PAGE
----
A special treat awaits skywatchers Thursday night into Friday morning. The Geminid meteor shower will peak sometime after midnight, throwing off an estimated 50-100 streaking meteors an hour.
A second, less intense shower follows Friday night.
Named the Geminids because they appear to come from a point in the sky in the constellation Gemini, they are actually leftover debris from an asteroid called 3200 Phaethon. According to Space.com, "A stream of dust broke off the 3-mile-wide asteroid several centuries ago, likely from a collision with another space rock."
For centuries, the stream was not anywhere near Earth's orbit. But then around the 1830s, according to Space.com, the gravity of Jupiter, which had been shifting the stream steadily over the centuries, affected it enough to shove it into our orbit. As Jupiter's gravity has continued to affect the stream, it's pushed it even closer to us, meaning we get more meteors.
And because the debris is from an asteroid and not a comet, as is common, the meteors are heavier and burn more brightly when they hit our atmosphere.
So what's the prognosis for those of us who want to wait up and try to catch some of these shooting stars?
The good news is that the new moon sets around 10, so you won't have its light to contend with.
But while the East should get a nice view of the shower, according to Accuweather.com, conditions in Florida are shown on a map as "poor." The forecast calls for partly cloudy skies and a low of 58 in the bay area.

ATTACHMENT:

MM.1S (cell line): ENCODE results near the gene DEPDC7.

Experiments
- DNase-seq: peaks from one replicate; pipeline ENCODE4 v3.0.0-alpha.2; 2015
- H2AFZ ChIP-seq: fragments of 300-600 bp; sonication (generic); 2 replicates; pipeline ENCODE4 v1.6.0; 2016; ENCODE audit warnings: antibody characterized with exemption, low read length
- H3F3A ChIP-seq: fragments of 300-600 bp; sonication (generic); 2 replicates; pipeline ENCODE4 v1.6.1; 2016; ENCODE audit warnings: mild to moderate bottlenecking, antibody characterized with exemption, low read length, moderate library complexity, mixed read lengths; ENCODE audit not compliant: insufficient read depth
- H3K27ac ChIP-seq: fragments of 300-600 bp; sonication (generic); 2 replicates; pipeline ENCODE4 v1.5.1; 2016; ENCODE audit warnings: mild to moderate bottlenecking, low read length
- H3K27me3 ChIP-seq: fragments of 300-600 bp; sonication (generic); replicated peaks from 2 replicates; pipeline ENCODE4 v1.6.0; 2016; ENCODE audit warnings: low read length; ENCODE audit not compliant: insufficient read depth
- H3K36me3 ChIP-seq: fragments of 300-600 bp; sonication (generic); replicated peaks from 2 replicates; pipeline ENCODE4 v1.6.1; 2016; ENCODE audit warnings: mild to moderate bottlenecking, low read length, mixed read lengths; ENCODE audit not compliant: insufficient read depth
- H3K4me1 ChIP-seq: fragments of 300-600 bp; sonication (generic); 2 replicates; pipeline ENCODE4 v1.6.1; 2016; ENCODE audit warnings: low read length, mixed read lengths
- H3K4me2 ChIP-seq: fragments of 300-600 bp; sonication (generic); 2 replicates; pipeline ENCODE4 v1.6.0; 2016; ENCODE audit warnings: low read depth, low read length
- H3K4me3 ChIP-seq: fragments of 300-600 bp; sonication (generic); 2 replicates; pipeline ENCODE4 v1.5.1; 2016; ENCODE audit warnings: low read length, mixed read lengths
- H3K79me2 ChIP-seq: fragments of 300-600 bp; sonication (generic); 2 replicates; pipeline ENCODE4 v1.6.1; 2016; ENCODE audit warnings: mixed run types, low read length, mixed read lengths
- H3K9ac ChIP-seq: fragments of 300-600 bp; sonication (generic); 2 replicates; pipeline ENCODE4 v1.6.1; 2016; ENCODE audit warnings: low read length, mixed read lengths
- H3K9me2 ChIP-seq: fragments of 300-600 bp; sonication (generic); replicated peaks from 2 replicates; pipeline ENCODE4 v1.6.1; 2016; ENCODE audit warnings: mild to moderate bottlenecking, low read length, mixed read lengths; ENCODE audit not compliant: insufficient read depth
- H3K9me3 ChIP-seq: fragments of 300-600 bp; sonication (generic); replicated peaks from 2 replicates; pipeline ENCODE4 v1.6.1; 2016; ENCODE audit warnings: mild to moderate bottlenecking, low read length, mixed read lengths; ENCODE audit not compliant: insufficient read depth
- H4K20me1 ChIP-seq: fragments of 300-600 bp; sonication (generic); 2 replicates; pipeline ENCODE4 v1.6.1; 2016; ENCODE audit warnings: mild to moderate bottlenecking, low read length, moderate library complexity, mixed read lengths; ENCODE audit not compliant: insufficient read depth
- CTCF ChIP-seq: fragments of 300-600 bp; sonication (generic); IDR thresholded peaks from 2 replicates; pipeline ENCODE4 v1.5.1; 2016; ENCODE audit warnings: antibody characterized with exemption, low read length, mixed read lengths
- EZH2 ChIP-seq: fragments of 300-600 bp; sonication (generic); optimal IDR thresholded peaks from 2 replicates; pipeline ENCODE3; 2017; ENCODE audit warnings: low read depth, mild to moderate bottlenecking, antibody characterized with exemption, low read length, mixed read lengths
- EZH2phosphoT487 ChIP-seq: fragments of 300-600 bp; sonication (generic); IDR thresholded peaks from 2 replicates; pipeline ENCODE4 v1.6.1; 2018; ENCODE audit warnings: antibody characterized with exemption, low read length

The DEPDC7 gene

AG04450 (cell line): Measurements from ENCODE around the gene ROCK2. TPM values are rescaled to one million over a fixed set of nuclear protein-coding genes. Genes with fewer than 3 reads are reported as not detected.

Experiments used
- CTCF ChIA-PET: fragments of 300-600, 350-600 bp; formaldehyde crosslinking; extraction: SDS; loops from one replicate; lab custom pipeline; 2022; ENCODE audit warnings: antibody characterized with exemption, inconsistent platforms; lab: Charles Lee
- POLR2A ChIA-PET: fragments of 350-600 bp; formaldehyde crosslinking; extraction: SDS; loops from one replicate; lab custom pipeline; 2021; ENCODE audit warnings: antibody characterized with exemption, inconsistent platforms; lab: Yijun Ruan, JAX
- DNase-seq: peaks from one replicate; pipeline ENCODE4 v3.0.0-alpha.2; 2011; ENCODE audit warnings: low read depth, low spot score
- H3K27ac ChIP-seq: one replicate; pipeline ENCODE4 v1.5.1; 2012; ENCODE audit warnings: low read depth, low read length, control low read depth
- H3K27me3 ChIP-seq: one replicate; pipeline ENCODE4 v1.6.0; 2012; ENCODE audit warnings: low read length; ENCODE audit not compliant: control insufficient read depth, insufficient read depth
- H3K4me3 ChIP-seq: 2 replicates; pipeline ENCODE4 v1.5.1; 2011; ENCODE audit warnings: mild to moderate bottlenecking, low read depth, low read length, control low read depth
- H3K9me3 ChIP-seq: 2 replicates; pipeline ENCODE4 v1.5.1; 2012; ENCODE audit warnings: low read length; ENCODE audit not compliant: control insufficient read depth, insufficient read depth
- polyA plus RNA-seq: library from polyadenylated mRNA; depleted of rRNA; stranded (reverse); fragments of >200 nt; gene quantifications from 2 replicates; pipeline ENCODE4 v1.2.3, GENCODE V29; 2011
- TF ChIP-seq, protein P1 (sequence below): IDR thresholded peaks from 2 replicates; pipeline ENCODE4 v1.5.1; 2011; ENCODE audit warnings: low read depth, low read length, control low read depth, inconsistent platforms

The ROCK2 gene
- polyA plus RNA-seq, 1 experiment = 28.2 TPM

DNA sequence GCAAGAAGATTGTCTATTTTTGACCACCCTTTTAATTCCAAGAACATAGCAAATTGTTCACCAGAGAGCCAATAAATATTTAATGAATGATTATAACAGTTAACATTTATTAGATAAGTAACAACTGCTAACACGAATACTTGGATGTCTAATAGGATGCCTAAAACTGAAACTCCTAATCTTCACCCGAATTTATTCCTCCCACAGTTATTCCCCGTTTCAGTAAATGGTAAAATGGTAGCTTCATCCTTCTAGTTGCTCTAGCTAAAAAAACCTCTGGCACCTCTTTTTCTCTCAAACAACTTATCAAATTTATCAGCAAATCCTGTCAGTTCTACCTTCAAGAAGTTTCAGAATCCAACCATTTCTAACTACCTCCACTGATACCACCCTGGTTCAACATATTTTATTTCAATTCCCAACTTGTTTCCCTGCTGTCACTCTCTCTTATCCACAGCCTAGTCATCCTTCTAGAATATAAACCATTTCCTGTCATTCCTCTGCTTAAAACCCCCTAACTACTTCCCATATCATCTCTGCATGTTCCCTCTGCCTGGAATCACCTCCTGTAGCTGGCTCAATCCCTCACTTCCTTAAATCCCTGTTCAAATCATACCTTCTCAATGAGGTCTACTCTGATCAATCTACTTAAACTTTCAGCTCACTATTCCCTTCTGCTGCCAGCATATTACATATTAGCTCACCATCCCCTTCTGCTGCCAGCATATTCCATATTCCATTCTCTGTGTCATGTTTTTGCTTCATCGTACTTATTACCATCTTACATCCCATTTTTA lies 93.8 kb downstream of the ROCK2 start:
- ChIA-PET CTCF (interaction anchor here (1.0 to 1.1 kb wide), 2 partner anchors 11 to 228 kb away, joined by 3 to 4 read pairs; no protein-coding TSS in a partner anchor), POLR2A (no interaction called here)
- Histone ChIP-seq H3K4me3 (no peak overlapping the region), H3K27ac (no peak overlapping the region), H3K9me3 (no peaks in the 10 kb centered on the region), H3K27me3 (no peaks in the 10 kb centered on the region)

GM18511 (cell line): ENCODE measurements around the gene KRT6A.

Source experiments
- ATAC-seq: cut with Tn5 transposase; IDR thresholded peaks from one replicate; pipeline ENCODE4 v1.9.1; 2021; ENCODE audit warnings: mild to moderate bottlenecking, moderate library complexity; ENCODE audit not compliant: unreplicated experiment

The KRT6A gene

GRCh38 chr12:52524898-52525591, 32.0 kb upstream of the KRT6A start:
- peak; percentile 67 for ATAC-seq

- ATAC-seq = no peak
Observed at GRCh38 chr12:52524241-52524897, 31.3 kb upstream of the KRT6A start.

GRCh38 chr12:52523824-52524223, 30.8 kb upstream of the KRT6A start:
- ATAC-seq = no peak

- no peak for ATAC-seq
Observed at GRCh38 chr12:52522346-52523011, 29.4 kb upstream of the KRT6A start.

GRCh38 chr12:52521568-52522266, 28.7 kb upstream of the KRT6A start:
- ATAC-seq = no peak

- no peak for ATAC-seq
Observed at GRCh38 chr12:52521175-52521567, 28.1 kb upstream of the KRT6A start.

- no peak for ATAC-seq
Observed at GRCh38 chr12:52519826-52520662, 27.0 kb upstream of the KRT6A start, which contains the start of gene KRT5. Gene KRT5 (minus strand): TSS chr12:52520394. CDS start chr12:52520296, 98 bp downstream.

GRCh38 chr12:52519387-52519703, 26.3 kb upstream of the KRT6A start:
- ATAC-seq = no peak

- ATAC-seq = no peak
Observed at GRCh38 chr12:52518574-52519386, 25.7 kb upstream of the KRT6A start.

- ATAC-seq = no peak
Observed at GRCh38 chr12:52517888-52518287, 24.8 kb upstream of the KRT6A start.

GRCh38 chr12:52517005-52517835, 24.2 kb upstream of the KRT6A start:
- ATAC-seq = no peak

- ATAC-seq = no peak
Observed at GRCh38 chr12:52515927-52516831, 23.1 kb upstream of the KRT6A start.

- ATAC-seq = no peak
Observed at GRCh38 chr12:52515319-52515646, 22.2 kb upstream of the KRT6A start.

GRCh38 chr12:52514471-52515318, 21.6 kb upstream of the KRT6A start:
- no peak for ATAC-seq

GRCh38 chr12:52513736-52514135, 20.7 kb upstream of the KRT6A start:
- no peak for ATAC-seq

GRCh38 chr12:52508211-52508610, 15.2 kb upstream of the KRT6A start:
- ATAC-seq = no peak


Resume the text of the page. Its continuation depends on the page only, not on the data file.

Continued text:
But if you want to take a chance, the best time to see the shower is between midnight and 2 a.m. Veteran meteor watchers also know that you'll need to find a place to watch that's as far away from artificial light as possible -- preferably in a rural area. You'll need about 20 minutes for your eyes to adjust to the dark, so allow at least an hour to scan the skies.
The meteors will come from all directions, so EarthSky.com recommends a healthy dose of patience as you sit back in a reclining lawn chair and peer toward the heavens.
And if you miss them? It still might be possible to see a celestial event. EarthSky.com reports that all five visible planets will be present Thursday night: Mars and Jupiter will be in the evening sky; Saturn will rise around 4 a.m.; and just before dawn, Venus will rise in the eastern sky, followed by Mercury about a half-hour later.